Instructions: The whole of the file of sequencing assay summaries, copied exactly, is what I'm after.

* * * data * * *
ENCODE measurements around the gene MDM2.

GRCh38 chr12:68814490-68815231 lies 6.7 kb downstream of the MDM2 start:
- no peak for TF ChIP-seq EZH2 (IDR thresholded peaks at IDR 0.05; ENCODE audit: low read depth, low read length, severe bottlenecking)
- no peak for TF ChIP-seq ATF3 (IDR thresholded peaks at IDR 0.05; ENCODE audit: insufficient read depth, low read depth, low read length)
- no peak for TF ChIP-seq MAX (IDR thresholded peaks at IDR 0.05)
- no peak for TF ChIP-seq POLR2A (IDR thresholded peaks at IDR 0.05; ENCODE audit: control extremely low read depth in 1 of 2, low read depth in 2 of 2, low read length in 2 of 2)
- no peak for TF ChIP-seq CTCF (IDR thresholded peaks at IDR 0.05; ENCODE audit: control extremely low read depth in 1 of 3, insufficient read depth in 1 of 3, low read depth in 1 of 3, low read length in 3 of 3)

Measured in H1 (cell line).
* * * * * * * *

ENCODE measurements around the gene MDM2.

GRCh38 chr12:68814490-68815231 lies 6.7 kb downstream of the MDM2 start:
- no peak for TF ChIP-seq EZH2 (IDR thresholded peaks at IDR 0.05; ENCODE audit: low read depth, low read length, severe bottlenecking)
- no peak for TF ChIP-seq ATF3 (IDR thresholded peaks at IDR 0.05; ENCODE audit: insufficient read depth, low read depth, low read length)
- no peak for TF ChIP-seq MAX (IDR thresholded peaks at IDR 0.05)
- no peak for TF ChIP-seq POLR2A (IDR thresholded peaks at IDR 0.05; ENCODE audit: control extremely low read depth in 1 of 2, low read depth in 2 of 2, low read length in 2 of 2)
- no peak for TF ChIP-seq CTCF (IDR thresholded peaks at IDR 0.05; ENCODE audit: control extremely low read depth in 1 of 3, insufficient read depth in 1 of 3, low read depth in 1 of 3, low read length in 3 of 3)

Measured in H1 (cell line).